Tonight on The Terrordome: RICHARD PRYOR - Comedy, Life and Death
Tonight on The Terrordome we’ll hear part one of a two part special on Richard Pryor, including clips from Pryor's stand up routines from over the years. A warning— some of tonight’s programme contains adult language and content. You might want to restrict your children from hearing tonight’s show. The show begins 6 pm Mountain time--click THE TERRORDOME link on the left (under "Minister Faust Audio").
Writing in a Tuesday obituary, George Curry, former editor of Emerge Magazine and currently the editor in chief of the US-based National Newspaper Publishers Association, eulogised comedian Richard Pryor, who passed away Saturday at age 65. Curry wrote in part:
“Richard Pryor, the groundbreaking comedian who died over the weekend of a heart attack, was known for his foul mouth, insight into racism, and honesty, a combination that caused many to be repelled by him and many more to be mesmerized by his brilliance.... Pryor... had been battling multiple sclerosis, a degenerative disease that strikes the central nervous system, for two decades. Although America was not unfamiliar with Black comics... Dick Gregory, Redd Foxx and Bill Cosby – none of them could have prepared the nation for Richard Pryor.
"Pryor [in turn] prepared the world for a series of edgy comedians: Chris Rock, Eddie Murphy, Robin Williams, David Letterman [and] David Chappelle.... [According to Keenen Ivory Wayans,] ‘Richard Pryor is the groundbreaker.... [He] showed us that you can be Black and have a Black voice and be successful.’
"Playwright Neil Simon called Pryor ‘the most brilliant comic in America.’ Comedian Bob Newhart said Pryor was ‘the single most seminal comedic influence in the last 50 years.’ And Eddie Murphy said that Richard Pryor was ‘better than anyone who ever picked up a microphone.’”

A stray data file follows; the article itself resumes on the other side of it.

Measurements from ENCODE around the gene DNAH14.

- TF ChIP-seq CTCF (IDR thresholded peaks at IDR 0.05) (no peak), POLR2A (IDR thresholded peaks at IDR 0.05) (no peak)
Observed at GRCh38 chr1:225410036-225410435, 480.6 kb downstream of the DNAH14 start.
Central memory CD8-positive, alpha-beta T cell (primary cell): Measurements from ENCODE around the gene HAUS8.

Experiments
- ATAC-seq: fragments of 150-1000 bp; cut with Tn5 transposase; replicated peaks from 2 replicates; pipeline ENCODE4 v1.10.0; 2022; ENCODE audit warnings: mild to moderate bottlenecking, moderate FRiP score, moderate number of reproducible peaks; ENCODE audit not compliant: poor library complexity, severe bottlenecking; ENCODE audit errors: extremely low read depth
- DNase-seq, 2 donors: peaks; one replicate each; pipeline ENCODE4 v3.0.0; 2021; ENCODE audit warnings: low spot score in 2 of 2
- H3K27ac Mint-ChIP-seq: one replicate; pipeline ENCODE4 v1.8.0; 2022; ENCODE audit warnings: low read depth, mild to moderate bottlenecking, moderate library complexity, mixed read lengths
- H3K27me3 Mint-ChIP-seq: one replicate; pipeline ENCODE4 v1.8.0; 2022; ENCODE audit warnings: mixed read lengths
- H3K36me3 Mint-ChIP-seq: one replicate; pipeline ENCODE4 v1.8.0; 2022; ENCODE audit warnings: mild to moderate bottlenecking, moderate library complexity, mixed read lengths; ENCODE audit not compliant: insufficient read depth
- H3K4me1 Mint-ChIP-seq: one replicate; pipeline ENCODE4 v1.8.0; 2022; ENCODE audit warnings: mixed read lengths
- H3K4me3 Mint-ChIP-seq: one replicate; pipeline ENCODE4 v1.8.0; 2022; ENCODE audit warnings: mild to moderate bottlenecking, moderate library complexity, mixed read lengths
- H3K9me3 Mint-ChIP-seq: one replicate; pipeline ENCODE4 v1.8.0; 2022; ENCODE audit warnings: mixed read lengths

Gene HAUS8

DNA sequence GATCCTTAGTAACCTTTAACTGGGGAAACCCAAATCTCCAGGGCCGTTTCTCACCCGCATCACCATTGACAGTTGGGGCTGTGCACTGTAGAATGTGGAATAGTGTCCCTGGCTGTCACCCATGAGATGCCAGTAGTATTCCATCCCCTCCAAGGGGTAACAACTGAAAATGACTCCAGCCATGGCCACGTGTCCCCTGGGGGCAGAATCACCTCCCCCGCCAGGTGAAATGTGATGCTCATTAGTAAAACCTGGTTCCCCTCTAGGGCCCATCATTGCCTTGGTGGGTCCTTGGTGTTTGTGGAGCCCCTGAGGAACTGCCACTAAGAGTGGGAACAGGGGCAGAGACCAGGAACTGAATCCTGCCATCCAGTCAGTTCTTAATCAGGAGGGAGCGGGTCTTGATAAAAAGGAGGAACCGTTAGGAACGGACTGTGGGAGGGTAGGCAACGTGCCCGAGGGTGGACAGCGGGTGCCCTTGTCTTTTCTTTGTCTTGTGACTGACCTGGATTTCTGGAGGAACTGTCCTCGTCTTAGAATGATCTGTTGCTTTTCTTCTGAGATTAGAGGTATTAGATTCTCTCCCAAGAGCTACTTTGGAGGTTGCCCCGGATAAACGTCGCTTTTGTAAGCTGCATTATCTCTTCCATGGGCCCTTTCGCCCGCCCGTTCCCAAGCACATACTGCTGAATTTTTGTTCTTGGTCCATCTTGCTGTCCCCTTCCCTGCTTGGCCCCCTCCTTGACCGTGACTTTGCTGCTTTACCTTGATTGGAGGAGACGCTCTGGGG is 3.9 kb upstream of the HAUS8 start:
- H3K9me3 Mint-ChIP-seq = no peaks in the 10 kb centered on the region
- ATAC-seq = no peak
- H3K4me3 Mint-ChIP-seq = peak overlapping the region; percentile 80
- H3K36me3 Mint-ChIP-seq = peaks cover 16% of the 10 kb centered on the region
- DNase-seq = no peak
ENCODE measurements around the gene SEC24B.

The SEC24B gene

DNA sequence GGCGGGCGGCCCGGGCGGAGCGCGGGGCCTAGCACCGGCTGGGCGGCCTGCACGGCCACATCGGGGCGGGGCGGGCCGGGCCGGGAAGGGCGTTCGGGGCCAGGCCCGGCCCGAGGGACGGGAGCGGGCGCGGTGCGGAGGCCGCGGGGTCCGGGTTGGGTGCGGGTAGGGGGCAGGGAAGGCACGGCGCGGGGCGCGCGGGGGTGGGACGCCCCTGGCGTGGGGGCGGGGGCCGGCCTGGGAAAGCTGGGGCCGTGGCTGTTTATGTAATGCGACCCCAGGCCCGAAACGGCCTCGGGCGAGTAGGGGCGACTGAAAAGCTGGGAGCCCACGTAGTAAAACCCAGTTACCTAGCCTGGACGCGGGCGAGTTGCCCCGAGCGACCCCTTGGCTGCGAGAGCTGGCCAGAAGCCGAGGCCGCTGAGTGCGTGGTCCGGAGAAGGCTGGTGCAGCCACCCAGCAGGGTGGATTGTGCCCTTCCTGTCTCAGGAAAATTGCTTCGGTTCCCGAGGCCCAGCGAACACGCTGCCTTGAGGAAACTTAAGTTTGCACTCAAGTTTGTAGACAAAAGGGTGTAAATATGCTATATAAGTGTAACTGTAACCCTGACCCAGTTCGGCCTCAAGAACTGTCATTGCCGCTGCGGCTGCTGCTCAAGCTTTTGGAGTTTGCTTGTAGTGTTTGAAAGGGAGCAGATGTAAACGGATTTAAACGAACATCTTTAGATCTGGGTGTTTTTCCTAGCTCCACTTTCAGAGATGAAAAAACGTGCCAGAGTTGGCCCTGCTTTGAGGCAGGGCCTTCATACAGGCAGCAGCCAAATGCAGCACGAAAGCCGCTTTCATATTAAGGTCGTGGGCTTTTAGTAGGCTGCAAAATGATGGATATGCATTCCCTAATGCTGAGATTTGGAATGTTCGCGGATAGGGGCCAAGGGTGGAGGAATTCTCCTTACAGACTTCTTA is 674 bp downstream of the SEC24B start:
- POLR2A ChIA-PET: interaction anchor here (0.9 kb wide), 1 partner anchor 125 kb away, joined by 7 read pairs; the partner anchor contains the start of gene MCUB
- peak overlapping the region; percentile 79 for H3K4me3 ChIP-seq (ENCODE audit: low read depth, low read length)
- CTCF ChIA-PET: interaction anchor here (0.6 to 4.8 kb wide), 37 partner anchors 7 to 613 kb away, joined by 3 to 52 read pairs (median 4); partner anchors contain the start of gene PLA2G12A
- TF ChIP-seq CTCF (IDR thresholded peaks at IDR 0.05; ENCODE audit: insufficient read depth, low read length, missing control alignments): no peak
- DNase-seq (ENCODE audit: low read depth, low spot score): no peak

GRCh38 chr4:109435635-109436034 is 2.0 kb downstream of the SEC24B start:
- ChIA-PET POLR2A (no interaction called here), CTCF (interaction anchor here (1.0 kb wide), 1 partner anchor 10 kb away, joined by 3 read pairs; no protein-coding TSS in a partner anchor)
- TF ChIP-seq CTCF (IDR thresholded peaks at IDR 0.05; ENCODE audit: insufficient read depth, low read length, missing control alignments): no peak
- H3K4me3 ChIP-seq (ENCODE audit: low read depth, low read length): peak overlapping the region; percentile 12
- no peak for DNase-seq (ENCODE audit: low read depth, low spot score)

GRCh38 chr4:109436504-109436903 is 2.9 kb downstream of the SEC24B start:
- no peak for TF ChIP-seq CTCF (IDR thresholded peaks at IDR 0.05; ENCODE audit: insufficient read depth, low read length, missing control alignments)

George Curry continues: "A high school drop-out, Pryor initially patterned his career after Bill Cosby.... Paul Mooney, one of Pryor’s closest friends and a fellow comedian, told the Los Angeles Times 10 years ago. “Black people sank into Pryor’s material like an easy chair…That’s what his talent was: talking about black people to black people.’ Pryor said cursing wasn’t the worst thing one could do. 'A lie is profanity.... A lie is the worst thing in the world. Art is the ability to tell the truth, especially about one’s self.'
"In his autobiography, Pryor Convictions and Other Life Sentences... [Pryor] recounts: 'There was a world of junkies and winos, pool hustlers and prostitutes, women and family screaming inside of my head, trying to be heard. The longer I kept them bottled up, the harder they tried to escape. The pressure built til I went nuts.' He won five Grammys for his comedy albums. He was an accomplished writer, providing scripts for Sanford and Son, The Flip Wilson Show and winning an Emmy for a Lily Tomlin television special. At one point, Pryor was the highest paid Black entertainer in Hollywood. He appeared in more than 40 movies, including Lady Sings the Blues, Jo Jo Dancer, Bustin’ Loose, Car Wash... Superman III, Blue Collar and The Bingo Long Traveling All-Stars & Motor Kings....
“After seeing the all-White cast of Logan’s Run, a science fiction movie, Pryor said: ‘…White folks ain’t planning for us to be here. That’s why we gotta make movies, and we be in the future. But we got to make some really hip movies. We done made enough movies about pimps because white people already know about pimpin’. ‘Cause we the biggest hos they got.’
"It was a trip to Zimbabwe in 1980 that caused Pryor to quit using the n-word. ‘There are no niggers here,’ he wrote in his autobiography. ‘The people here, they still have their self-respect, their pride.’ And so,” concludes George Curry, “does Richard Pryor.”